Stressed Out and No Place To Go – Part II, Coping

boy-sleeping-on-bullLast week in our blog, we talked about if you are alive and breathing at this moment then you have probably had stress in the last 72 hours in some form. We gave some statistics that The American Psychological Association, American Institute of Stress, New York, has come out with when they completed a survey in April of 2012 of the U.S. population and reported the statistics about stress. In it they revealed that 77% of the population of the US regularly experience stress on an everyday basis and that it costs this country $300 billion in health care annually on issues related to stress.

So what can be done about stress? Isn’t it inevitable?

In “Coping with Stress” by Susan Balla MA from www.learningdynamicsinc.org, November 2012, Susan says that we all experience stress—it’s our natural body response to the demand we might encounter. When it becomes a problem is when we perceive that we don’t have the resources to deal with the demanding situation. That’s when we need to find ways to cope to create balance back in to our life. She says we can find ways to keep stress at “healthy levels” that give us that edge to be better yet keep us functioning. She goes on to list the three areas where stress can show up:

  • Physical: fatigue, headaches, nausea, chest pain, muscle spasms and numbing
  • Mental: forgetfulness, trouble concentrating, inattention, poor problem solving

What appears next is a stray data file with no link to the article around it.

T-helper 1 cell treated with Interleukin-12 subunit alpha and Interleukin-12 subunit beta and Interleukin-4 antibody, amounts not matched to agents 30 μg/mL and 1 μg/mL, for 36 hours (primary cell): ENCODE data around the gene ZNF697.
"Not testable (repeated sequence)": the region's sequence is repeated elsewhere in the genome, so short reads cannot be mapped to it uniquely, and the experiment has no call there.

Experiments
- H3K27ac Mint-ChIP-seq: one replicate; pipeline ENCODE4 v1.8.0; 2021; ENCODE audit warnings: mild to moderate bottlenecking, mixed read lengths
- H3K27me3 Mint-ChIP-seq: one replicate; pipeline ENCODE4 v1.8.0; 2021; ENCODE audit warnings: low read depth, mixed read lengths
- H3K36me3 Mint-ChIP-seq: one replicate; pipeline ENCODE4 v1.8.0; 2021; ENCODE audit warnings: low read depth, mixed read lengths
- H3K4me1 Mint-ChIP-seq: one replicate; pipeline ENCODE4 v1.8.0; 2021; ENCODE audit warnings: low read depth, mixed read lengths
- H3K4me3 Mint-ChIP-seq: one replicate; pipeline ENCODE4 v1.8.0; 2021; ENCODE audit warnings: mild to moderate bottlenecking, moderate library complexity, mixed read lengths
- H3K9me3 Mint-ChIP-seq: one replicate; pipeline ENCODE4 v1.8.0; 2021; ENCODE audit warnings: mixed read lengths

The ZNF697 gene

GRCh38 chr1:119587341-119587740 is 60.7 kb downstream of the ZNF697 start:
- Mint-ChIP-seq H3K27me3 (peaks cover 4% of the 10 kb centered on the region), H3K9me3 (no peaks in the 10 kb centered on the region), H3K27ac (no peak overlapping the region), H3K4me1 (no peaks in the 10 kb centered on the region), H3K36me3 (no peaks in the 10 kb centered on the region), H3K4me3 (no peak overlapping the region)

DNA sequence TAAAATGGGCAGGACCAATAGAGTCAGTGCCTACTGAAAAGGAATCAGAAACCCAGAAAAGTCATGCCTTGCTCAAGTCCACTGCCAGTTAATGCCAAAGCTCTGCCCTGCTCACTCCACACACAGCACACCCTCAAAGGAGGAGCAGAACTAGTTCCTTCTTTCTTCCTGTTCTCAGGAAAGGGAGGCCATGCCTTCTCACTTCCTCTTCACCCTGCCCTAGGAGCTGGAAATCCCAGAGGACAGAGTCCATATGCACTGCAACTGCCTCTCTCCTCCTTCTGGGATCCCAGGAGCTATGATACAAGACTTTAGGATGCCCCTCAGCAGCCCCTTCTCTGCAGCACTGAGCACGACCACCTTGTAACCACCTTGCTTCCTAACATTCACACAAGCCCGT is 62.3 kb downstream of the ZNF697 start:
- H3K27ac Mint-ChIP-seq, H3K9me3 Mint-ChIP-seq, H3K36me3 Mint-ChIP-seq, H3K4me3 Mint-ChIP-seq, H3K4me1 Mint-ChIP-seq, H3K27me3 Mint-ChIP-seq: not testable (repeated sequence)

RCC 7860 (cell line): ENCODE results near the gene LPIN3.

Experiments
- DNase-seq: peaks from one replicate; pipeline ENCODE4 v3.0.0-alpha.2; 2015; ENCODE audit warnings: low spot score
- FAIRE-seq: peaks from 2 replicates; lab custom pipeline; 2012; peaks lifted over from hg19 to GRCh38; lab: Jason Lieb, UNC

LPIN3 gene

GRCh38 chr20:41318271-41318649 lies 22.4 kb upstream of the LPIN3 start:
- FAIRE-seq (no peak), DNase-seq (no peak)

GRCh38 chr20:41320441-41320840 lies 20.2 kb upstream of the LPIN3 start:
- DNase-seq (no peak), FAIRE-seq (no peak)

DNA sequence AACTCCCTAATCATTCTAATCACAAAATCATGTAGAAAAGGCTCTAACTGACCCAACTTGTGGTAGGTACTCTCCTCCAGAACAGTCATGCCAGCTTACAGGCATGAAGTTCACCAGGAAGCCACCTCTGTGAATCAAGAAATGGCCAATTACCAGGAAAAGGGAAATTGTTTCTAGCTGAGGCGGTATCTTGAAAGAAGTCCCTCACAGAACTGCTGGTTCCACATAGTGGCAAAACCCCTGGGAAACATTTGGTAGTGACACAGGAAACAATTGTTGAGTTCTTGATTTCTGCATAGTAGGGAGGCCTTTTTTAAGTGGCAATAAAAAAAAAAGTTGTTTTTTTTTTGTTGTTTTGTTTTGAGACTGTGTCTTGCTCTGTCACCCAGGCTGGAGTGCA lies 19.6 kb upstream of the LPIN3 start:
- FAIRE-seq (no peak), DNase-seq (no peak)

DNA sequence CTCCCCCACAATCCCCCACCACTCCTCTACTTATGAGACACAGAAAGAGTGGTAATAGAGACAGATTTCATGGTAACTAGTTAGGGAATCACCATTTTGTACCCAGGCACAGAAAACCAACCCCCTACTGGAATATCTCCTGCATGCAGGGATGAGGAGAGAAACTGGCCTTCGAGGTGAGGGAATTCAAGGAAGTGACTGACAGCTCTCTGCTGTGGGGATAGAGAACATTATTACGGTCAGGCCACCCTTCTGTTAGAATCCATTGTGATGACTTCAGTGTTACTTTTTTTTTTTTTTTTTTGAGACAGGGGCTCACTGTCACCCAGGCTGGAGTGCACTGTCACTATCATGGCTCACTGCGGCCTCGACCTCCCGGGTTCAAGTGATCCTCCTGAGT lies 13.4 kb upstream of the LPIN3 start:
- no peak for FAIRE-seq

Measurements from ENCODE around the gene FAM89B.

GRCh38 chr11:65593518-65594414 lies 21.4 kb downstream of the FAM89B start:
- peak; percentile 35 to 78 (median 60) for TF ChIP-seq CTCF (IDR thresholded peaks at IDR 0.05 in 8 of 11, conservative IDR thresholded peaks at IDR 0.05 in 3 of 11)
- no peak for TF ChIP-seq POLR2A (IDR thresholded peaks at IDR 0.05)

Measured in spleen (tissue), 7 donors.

• Emotional: anxiety, depression, hopelessness, worry, anger
  • Behavioral: isolation, diminished sexual drive, sleeping/eating less or more

She says there are ways to cope:

 Tip: Consider turning your cell phone off (or at least put it on silent) when completing any of these activities. It pays to disconnect from the outside world for a while. And remember, anything they are calling you about can wait and if not, others can deal with it. We are not superheros, nor do we need to be.

  • Take a time out and take a moment to address the situation. Try leaving the room if you are in an argument or taking a minute at your desk to stop. At this point, focus on your breathing.
  • Focus on breathing. Is it slow, calm, and deep or fast and agitated? Taking a moment to slow your breathing down can clear your mind and decrease your stress reaction. Sit in a comfortable position with your feet flat on the ground (or lay down). Close your eyes. Take one slow, deep breath in through your nose. Hold it briefly. Exhale your breath slowly out from your mouth. Repeat this process several times, focusing only on your slow, steady breaths. On your exhales, visualize your muscles relaxing and the tension leaving your body.
  • Relax in a quiet and comfortable space to practice visualizations. Close your eyes, sleep waterrelax your breathing, and begin to picture your own personal oasis. Place yourself in this oasis. Develop your surroundings using all five senses. If you are on a beach, focus on how the sand feels under your feet. Is it warm, wet, and soft? Can you hear the waves lapping up against the shore or feel the cool wind? Can you smell the salt water or the fresh air after a rainstorm? The more you practice your visualization, the easier it will be to summon it when you need it most.
  • Practice progressive muscle relaxation. Begin in a comfortable position, either lying down or with your feet flat on the ground. Starting at your feet, begin to slowly tense your toes and then slowly relax them. Repeat this process of tensing and relaxing your toes three times. Move to your whole foot next and repeat the tensing and relaxing pattern again for three times. Slowly move up your body, stopping at each location that you are able to tense.